Project brings solar energy to country where 95% of schools do not have reliable electricity
IIT student Simon Brauer works with Janice, a Haitian girl who took an immediate interest in laptop computers. Brauer was part of a project to place solar charging stations in the country — which has little reliable energy — to power up laptop batteries.
When one works in Haiti, one must expect the unexpected, a group of volunteers there recently discovered.
For months, students in an interdisciplinary class at the Illinois Institute of Technology and their teacher, assistant professor Laura Hosman, worked on a plan to provide solar power for Haitian schoolchildren, who have no way to reliably charge batteries for their laptop computers.
Hosman raised $25,000 for the group to travel to Haiti to set up solar panels and charging equipment at two schools. A week before the trip, one of the school principals said he didn’t want his school to participate.
But in the end, everything worked out, Hosman said. The group had just enough time and money to get 500 laptops up and running at one school, in Lascahobas.
With technical assistance from Bruce Baikie, president and CEO of Green Wifi, a California nonprofit that provides solar-powered wireless Internet to developing countries, the class is making Haiti a test case for providing power for laptops worldwide.
The need for solar power is great in Haiti. Ninety-five percent of schools there don’t have a reliable source of electricity, said Hosman, whose class is called Developing Technology to Transform Education Throughout Haiti.
Surprisingly, many students do have laptop computers. In 2008, the Haitian government received a donation of 10,000 laptops, part of the One Laptop Per Child program. An international nonprofit group relied on donors to pay $399 for two low-powered laptops, then donate one or both to schoolchildren in developing countries.
Some of the laptops were distributed in Haiti in 2009, and young people began using them right away. But the earthquake in January 2010 destroyed much of the country’s power grid, leaving laptops in closets, as even larger cities have only sporadic access to electrical power.
“But they have plenty of sun in Haiti,” Hosman said.
To harness that power, Baikie’s design connects inexpensive solar panels to batteries and a charge controller. The result is a direct-current charge for laptop batteries.
“This is what engineers call an elegant solution,” Hosman said. It happens that laptops and other personal electronic devices use direct current, commonly called DC, not the alternating current, or AC, that powers our homes and businesses.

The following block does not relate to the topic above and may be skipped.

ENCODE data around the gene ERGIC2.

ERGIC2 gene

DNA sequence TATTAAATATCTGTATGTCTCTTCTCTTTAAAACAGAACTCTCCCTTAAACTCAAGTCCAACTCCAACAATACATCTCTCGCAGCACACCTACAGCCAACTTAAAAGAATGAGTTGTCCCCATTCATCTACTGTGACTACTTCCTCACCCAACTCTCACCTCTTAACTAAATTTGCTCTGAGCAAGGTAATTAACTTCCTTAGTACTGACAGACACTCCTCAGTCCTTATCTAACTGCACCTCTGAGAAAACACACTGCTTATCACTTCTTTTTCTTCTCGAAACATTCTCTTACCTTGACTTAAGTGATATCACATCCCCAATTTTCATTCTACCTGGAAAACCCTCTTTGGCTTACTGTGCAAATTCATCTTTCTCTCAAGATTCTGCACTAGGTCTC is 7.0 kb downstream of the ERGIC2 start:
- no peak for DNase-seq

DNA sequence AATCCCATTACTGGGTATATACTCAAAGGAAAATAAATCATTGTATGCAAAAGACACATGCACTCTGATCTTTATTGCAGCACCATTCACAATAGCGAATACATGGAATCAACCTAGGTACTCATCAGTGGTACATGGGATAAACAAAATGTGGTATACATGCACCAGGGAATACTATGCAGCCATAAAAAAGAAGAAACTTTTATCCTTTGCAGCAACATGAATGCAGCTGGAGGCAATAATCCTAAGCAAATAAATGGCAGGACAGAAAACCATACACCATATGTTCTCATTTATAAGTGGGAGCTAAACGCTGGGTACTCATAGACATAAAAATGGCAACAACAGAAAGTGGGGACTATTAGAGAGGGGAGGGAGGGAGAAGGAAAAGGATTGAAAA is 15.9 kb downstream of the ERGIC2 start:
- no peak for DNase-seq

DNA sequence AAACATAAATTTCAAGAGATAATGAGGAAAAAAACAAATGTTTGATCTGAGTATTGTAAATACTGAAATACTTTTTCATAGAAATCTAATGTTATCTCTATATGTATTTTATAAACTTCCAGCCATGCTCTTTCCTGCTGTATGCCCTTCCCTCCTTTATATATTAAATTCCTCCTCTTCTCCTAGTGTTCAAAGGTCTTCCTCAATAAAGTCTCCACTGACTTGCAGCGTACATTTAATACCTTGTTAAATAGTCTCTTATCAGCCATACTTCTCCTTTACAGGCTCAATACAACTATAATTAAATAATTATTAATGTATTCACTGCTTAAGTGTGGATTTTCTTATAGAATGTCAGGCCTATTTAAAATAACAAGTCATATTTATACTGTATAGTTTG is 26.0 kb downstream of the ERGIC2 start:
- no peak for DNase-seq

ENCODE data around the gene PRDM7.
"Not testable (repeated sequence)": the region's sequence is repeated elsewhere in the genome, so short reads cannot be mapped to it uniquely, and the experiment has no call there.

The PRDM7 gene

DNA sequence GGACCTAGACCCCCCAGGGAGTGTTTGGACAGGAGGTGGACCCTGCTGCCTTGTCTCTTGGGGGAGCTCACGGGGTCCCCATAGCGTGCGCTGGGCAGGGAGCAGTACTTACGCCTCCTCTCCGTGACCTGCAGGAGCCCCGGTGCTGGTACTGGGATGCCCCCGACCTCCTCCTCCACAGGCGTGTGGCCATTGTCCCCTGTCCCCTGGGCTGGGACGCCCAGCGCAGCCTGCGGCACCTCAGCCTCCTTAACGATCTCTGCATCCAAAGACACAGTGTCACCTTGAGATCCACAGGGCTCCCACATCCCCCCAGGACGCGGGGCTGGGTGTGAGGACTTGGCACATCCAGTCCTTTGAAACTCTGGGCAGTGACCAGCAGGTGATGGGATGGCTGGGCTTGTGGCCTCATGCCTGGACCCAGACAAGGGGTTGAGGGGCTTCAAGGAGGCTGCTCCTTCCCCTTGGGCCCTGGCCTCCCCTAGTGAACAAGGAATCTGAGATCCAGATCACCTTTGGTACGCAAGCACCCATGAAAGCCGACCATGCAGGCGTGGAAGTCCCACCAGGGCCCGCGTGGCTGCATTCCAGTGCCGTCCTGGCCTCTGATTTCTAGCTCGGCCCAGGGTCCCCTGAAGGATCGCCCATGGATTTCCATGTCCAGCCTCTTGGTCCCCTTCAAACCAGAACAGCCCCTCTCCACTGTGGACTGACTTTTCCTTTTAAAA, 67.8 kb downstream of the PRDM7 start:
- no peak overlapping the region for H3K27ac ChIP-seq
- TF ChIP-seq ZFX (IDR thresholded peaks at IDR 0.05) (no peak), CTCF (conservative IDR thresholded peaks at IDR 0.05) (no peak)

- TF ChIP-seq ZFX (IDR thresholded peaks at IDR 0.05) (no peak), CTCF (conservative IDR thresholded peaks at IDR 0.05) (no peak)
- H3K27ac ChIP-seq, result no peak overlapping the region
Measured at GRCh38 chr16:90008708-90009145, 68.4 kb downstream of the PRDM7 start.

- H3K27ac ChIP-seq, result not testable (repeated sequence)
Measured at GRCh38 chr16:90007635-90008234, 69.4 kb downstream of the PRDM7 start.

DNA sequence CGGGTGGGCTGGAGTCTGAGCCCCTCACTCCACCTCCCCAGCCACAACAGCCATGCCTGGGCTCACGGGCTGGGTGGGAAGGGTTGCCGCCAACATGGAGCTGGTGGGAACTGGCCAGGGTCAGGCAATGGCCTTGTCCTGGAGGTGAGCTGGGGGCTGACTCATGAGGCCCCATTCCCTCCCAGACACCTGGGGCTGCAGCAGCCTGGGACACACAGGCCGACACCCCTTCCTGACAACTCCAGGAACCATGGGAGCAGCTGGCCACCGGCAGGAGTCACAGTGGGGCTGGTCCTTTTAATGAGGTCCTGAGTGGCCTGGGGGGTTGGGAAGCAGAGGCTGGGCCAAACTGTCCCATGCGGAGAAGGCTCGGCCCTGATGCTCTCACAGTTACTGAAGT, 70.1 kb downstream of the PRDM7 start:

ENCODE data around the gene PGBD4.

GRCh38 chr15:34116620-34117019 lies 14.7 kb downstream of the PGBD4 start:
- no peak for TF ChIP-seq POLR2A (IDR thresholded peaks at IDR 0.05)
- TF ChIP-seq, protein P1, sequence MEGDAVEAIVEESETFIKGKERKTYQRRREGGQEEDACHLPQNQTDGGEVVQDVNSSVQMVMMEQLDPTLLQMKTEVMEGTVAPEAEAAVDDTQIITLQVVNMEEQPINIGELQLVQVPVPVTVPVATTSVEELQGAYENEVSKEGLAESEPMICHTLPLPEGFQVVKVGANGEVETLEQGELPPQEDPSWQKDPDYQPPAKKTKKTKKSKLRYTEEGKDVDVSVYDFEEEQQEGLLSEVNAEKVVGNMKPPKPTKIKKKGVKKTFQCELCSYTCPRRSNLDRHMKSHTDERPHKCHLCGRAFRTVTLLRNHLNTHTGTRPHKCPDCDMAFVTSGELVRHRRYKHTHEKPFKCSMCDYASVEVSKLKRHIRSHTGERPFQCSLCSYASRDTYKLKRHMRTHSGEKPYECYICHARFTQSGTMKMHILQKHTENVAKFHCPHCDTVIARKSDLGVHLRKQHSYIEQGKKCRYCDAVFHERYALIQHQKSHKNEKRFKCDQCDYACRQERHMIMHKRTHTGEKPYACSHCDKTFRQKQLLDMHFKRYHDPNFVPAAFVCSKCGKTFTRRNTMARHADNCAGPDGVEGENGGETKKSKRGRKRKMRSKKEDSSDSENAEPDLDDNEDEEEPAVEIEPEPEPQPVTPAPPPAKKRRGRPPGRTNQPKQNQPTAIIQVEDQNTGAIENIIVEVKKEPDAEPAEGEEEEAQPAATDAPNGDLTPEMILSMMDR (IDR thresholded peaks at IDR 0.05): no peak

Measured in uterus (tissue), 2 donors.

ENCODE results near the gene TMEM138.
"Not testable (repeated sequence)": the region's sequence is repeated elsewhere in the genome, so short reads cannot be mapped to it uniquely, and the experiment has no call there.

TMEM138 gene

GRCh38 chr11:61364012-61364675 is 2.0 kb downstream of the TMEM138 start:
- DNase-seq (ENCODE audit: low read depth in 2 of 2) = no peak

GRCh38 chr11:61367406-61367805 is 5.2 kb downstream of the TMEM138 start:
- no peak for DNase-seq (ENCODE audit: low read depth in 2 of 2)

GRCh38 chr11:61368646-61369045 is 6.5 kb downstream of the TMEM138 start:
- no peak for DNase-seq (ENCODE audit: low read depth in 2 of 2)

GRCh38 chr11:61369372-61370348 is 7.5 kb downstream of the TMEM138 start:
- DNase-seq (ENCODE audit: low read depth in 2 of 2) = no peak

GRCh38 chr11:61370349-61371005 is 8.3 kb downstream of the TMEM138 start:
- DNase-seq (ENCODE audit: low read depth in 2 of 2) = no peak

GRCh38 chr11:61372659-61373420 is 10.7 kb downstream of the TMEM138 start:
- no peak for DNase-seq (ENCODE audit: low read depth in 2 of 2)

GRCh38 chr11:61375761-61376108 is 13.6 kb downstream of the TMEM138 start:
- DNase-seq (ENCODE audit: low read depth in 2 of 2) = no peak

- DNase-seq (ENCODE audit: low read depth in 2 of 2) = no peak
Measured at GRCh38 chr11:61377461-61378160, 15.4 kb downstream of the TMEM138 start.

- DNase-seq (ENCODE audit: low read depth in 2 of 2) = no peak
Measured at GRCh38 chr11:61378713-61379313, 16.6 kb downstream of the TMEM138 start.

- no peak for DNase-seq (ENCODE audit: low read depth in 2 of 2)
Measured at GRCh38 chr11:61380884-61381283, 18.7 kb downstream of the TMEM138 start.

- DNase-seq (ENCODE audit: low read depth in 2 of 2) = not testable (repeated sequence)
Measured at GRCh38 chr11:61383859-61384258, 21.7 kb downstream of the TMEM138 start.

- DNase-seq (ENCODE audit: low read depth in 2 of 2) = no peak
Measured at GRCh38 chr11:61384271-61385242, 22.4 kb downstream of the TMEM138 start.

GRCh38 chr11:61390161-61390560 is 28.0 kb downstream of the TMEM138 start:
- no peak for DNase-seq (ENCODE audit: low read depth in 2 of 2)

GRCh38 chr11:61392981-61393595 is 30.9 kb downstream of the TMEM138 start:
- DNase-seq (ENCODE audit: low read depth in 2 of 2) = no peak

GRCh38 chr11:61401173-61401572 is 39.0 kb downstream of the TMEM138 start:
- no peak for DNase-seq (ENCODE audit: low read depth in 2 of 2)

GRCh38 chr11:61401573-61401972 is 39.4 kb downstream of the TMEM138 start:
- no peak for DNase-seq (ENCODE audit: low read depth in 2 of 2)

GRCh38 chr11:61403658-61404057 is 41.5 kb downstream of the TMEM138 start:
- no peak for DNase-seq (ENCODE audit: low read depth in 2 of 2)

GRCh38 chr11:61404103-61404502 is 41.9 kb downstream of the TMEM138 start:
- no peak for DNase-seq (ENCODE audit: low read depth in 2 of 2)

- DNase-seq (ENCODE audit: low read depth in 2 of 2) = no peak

“(Thomas) Edison was a big fan of DC, but, given the cost of a long-distance power grid, AC was a better solution,” Baikie said. “For localized solutions, however, DC is more effective.”
He said he expects the use of solar and wind power to give new life to the use of direct current for certain applications.
“To keep the system cost-affordable and to prevent energy diversion (such as using the chargers to power air conditioners or other appliances), our system was designed for DC only. Since laptops run on DC, why convert from DC to AC then back to DC?” Baikie said.
That process not only costs more, but wastes electricity.
Once installed, the solar charging systems can last 15 to 20 years, with little maintenance, Baikie said.
Mario Berrones, an architectural engineering student at IIT, said the Haiti project gave him firsthand experience building useful technology into an existing structure.
“The project tested one’s creativity,” he said.
While it wasn’t difficult to put up solar panels, a lack of available materials to do wiring was challenging, said Dhara Shah, a biomedical engineering student.
Shah had been to Haiti three times before, to conduct site assessments, but wiring the school for charging laptops was her first engineering project there. She said it took several design changes to get it right.
Working on-site was especially rewarding, Shah said. “I definitely felt like I was pushing myself to think not only like an engineer, but like a social scientist.”
All the while, students were eagerly waiting to charge their laptops.
Simon Brauer, who is studying psychology and sociology, recalled a little girl named Janice, who “was constantly around us, always wanting to play with a laptop. She was not a student. She was the daughter of one of the cooks who provided meals for us.”‘
Brauer said he hopes that laptop donation programs can be expanded to reach more children like Janice.
Fabrice Urrizalqui added another dimension to the group. A third-grade French teacher from California, he collected boxes of books to start a library at the school. He and Regine Antenor, an IIT architectural student, also worked on a lesson plan to teach the students about solar power.
While older Haitian children can speak French, younger kids speak Creole, so Antenor, a native of Haiti, often served as a translator.
“Our project was successful, and there are plans to expand the education aspect, based on feedback we have received from Haitian teachers,” Antenor said.
Antenor said the team enjoyed all aspects of the weeklong trip. “The food was delicious, and for me, it was a special delight to enjoy meals I have not had since I left my home in Haiti.”
Hosman and her class are gearing up for another trip to Haiti at the end of the year.
They have already made good progress with fundraising, she said. Many people have contributed through the nonprofit group GlobalGiving.org. A professional engineers group also has approved a $10,000 grant for more solar laptop charging in Haiti.
The IIT students will continue to partner with students at the State University of Haiti to work on educational content for the laptops.